Boy Henna Tattoos

A Boy From Israel Was Hospitalized After Getting Henna Tattoos

After getting henna tattoos, a boy from Israel was recently admitted to hospital. He went to the market, picked up his temporary tattoos, and woke up with red, swollen arms. Afterwards, he was given antibiotics and steroids by infusion. In one in 40 cases, a boy may experience an allergic reaction, which can be painful and damage the skin. Owen had a dragon outline on one arm, a pawprint on his chest, and a tribal design on the other. A week later, the black pigment flaked off, and his body was infected with a severe allergic reaction.

Later, he began to bleed and develop itching. His family is still not sure what caused the reaction. He was treated at Stollery Children’s Hospital’s burn unit. A spokesperson for the resort said that they had no record of the incident, but Hunter found a study online indicating that henna tattoo ink is sometimes mixed with a common hair dye chemical called PPD, which is considered a restricted ingredient but is not banned in the United States.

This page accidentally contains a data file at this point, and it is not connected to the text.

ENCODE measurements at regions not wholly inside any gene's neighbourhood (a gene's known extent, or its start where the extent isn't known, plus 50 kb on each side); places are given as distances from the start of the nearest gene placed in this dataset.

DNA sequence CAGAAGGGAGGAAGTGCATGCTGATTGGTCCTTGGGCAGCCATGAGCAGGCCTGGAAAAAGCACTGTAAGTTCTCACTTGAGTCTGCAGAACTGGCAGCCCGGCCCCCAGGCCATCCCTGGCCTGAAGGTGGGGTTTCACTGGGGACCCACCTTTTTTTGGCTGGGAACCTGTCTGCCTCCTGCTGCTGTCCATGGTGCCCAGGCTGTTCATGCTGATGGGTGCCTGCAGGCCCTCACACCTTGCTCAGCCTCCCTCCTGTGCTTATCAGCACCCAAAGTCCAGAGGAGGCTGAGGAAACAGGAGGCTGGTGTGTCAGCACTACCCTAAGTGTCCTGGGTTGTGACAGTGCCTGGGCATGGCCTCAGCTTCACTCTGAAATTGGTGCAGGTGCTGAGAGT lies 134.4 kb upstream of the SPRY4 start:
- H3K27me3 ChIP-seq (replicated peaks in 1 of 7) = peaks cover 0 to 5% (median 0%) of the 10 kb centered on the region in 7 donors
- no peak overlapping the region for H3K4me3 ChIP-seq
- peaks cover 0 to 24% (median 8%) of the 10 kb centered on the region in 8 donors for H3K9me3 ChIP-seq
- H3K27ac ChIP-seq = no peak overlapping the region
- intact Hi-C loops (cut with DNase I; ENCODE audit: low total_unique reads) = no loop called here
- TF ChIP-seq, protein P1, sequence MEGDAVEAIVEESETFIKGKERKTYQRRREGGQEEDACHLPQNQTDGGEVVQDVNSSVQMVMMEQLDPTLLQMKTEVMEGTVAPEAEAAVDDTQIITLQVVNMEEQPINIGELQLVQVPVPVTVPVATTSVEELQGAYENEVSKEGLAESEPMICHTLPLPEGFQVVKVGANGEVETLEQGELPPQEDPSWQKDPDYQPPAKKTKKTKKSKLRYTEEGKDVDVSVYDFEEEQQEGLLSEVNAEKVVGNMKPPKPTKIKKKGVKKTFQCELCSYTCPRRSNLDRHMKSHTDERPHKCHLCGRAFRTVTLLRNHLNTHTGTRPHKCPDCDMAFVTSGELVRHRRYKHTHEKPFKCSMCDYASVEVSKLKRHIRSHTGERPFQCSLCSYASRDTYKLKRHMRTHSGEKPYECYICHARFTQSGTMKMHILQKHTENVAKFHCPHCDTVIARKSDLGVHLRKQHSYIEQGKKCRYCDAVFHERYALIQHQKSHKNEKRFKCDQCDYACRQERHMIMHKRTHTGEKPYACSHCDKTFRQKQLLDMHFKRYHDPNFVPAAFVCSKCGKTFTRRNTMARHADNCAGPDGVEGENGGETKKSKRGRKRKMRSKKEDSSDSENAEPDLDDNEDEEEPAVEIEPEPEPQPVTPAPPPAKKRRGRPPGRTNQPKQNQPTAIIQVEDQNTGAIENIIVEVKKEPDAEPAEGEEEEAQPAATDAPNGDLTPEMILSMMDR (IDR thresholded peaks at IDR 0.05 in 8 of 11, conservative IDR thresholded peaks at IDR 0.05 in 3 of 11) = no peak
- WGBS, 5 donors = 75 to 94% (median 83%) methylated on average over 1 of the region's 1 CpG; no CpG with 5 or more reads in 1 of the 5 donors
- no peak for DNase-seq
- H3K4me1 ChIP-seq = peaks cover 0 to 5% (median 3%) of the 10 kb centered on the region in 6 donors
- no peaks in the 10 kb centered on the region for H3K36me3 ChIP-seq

The Food and Drug Administration has issued safety warnings about tattoos made with black henna. PPD, or p-phenylenediamine, a common dye in black henna, causes allergic reactions in some people. A warning label should be placed on any henna tattoo to warn people about this danger. It could contain PPD, which can cause allergic reactions.

A 12-year-old boy from Israel had a reaction to a temporary henna tattoo in a marketplace. Doctors discovered that the tattoos had caused severe allergic reactions and rushed him to a hospital. The doctor realized that the situation could have become a serious skin infection if it wasn’t treated quickly. Although this was rare, it should not be ignored. However, it should serve as a warning to other parents and holidaymakers.

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